In the case of Unwind, a Six Sigma team in January, 2005, brainstormed with a group from the Westin Chicago River North Hotel that included the directors of rooms, food and beverages, and sales. In that meeting, the hotel's fitness director "came up and said: 'Why don't we do massage?'" says Peter Simoncelli, the hotel's general manager.
The team liked the idea and started to design the experience. First up was figuring out the logistics: getting the massage chairs, choosing the uniform of the masseuse, determining the best location for the table. In October, 2005, the hotel staged a dry run. The team quickly learned they had a problem: The guests wanted the complimentary massage to last longer than the hotel anticipated. "We had to come up with a diplomatic way of saying there is a limited amount of time in the massage chair," says Simoncelli. After completing the pilot in a few weeks, the Six Sigma team turned over the project to its hotel sponsor, in this case the rooms director. Last year the hotel introduced massage and found a nice surprise: Later on, the revenues from paid massages in the hotel spa hit an all-time high, rising 30% over the previous year.
After a prototype rolls out, green belts shift into analytics mode. They spend a lot of time with the E-Tool, a proprietary Web-based system that allows Starwood to monitor a slew of performance metrics to gauge the success or failure of a new project. E-Tool lets hotel managers rapidly spread and drive consistent execution of each project. That's no easy task at Starwood, which owns, manages, or franchises 800 hotels, and rolls out new projects to them every two weeks. Green belts enter every project into the E-Tool, which currently contains 3,000 to 4,000 items. The entries are detailed and include photographs and project descriptions as well as how-to instructions. The Unwind program alone produced 120 new activities--one for each Westin hotel, including traditional fire dancing in Fiji and Chinese watercolor painting in Beijing. "I probably will make 50% fewer mistakes than if I had rolled out a project myself," says Simoncelli.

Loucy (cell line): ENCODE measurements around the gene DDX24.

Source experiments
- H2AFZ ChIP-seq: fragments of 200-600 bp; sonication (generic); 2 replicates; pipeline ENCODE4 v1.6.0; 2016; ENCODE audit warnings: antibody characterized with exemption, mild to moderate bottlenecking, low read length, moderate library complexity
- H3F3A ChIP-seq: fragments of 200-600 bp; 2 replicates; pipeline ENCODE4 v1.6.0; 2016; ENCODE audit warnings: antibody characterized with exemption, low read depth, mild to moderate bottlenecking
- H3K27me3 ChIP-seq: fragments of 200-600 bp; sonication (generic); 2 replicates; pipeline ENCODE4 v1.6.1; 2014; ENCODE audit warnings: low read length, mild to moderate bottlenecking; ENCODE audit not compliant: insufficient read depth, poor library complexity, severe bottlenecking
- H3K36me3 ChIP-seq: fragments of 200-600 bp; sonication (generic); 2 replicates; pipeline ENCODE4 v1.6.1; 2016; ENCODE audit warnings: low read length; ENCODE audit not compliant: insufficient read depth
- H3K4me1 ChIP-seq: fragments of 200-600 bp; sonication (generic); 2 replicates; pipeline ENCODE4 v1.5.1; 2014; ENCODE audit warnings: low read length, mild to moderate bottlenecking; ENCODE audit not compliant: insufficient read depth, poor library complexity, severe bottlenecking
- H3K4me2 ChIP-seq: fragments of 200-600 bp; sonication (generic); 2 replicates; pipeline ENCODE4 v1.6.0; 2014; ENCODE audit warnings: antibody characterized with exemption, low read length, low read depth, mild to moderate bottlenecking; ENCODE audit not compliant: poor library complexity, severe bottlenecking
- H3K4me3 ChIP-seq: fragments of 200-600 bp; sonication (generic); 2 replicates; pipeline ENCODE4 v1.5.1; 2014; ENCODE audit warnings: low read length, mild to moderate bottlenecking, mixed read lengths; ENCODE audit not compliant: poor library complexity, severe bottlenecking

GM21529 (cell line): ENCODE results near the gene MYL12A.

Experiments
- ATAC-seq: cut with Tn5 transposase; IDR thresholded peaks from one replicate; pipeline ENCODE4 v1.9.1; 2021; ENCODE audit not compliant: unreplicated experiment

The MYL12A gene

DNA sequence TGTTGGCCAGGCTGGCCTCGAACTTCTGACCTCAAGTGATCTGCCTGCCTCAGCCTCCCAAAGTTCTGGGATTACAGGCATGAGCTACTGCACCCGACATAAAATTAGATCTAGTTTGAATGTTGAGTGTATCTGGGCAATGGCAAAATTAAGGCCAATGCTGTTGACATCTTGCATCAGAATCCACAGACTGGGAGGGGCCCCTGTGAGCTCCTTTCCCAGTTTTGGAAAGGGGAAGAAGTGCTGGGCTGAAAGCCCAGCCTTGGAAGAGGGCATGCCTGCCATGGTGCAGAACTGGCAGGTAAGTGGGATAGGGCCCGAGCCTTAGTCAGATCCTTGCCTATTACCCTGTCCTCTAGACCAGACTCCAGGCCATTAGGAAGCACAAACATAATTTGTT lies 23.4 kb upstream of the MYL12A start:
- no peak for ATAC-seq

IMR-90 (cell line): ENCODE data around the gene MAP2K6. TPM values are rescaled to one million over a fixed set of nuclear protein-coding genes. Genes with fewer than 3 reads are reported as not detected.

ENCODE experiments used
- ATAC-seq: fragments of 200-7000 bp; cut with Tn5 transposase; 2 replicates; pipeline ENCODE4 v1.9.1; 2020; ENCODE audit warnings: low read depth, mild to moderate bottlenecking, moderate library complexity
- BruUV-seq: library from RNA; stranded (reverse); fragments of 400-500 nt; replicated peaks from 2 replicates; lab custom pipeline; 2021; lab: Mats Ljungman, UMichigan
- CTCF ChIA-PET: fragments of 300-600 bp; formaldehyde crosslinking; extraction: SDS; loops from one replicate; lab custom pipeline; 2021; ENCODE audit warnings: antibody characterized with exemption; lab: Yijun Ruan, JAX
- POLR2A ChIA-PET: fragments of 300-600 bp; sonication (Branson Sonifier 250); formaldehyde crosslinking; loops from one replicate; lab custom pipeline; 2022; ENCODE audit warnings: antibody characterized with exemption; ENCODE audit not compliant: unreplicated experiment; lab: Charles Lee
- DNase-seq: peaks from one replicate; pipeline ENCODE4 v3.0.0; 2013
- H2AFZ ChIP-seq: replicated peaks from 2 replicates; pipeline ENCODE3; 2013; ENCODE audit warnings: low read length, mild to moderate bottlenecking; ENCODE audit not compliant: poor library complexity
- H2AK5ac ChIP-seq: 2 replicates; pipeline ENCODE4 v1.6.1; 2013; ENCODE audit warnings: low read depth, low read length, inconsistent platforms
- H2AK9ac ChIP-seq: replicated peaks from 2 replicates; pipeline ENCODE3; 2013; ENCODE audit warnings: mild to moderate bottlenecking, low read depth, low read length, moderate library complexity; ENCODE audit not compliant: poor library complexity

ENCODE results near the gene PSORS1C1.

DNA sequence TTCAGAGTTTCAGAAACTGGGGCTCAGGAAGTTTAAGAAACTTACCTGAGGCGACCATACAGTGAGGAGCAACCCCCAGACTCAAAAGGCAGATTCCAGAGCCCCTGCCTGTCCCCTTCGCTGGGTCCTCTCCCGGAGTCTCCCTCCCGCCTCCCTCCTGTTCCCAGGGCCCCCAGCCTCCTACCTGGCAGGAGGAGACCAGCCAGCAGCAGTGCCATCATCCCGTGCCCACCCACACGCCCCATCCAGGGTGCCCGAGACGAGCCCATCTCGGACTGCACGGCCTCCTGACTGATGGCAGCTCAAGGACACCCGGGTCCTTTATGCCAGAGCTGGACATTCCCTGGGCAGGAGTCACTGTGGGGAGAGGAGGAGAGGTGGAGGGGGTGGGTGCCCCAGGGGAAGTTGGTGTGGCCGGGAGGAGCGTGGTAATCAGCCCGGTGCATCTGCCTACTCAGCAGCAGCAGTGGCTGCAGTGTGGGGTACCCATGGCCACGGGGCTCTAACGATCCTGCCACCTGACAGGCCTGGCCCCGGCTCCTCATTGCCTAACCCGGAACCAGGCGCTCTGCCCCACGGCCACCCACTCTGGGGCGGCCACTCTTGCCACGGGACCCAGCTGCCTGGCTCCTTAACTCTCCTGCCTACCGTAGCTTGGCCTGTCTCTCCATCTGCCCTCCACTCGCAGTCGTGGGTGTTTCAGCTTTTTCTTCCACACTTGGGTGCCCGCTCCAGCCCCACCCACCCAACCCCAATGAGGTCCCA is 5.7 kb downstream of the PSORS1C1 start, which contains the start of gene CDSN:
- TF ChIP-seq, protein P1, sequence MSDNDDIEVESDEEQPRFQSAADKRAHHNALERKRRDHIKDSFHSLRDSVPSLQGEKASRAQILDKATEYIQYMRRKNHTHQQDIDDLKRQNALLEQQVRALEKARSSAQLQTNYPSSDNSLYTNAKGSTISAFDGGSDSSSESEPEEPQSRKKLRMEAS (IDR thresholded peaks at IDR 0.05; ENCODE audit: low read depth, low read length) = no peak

Some projects lead to big cost savings and a healthier workplace. Consider a hotel safety effort that was made mandatory for all North American hotels. Starwood launched the initiative in early 2004 after executives noticed that workers' compensation claims were skyrocketing. A Six Sigma team researched the problem and discovered the biggest cause of accidents were slips and falls, and housekeepers often suffered from back strains. The team developed new work processes, including a stretching routine required for all housekeepers and new cleaning tools with longer handles. In the past three years, Starwood has slashed the number of workers' claims in half, and their cost has fallen 69%.
The latest effort is an initiative to drive down the company's energy costs. Thanks to a program that offers energy consumption tips, such as shutting off computers, Starwood estimates it will cut its power bill this year by about $11 million. Part of the program requires hotels to replace incandescent lights with compact fluorescent bulbs in 75% of their rooms. There was a lot of pushback from hotel staff who felt the new bulbs would not throw off such a pleasing light. But a Six Sigma group allayed those concerns by setting up a dozen rooms with different bulbs. "We had top leaders figuring out which one was best," says Ballotti. "The collective power of getting these folks together is just amazing."
By Spencer E. Ante